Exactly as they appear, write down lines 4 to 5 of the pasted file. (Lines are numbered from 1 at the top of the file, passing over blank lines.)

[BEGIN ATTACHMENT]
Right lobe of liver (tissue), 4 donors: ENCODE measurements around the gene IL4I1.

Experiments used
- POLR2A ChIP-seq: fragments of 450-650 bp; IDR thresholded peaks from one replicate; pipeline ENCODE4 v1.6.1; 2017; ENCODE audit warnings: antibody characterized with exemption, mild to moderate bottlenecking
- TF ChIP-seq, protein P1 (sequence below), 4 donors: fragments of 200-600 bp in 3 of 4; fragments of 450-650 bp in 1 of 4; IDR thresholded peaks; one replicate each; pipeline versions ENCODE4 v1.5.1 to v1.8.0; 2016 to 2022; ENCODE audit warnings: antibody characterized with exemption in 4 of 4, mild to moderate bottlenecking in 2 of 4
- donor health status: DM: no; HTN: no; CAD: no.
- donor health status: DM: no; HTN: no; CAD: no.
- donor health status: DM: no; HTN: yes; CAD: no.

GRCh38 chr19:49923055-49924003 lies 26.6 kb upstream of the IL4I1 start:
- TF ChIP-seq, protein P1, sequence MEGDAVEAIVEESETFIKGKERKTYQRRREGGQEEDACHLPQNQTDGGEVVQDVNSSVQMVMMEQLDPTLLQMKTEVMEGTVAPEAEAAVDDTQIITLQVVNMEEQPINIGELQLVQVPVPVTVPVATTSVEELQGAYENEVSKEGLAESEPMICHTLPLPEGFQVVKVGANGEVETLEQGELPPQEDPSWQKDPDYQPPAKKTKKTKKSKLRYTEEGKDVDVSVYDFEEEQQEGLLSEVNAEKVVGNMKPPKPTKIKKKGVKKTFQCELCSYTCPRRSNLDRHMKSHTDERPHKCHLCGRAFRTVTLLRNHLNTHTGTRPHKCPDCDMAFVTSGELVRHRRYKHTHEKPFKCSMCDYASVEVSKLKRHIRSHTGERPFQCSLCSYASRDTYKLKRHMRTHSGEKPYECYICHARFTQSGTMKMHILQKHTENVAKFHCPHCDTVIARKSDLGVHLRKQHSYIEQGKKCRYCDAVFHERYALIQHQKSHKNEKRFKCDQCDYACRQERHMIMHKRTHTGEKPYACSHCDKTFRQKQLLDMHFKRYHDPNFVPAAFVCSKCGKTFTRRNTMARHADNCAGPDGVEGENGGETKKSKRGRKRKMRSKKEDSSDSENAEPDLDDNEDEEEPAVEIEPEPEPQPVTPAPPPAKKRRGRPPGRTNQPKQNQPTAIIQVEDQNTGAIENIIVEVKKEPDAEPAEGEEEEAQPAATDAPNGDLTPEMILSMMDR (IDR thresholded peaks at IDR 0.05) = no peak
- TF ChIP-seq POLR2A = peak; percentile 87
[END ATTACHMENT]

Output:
- TF ChIP-seq, protein P1 (sequence below), 4 donors: fragments of 200-600 bp in 3 of 4; fragments of 450-650 bp in 1 of 4; IDR thresholded peaks; one replicate each; pipeline versions ENCODE4 v1.5.1 to v1.8.0; 2016 to 2022; ENCODE audit warnings: antibody characterized with exemption in 4 of 4, mild to moderate bottlenecking in 2 of 4
- donor health status: DM: no; HTN: no; CAD: no.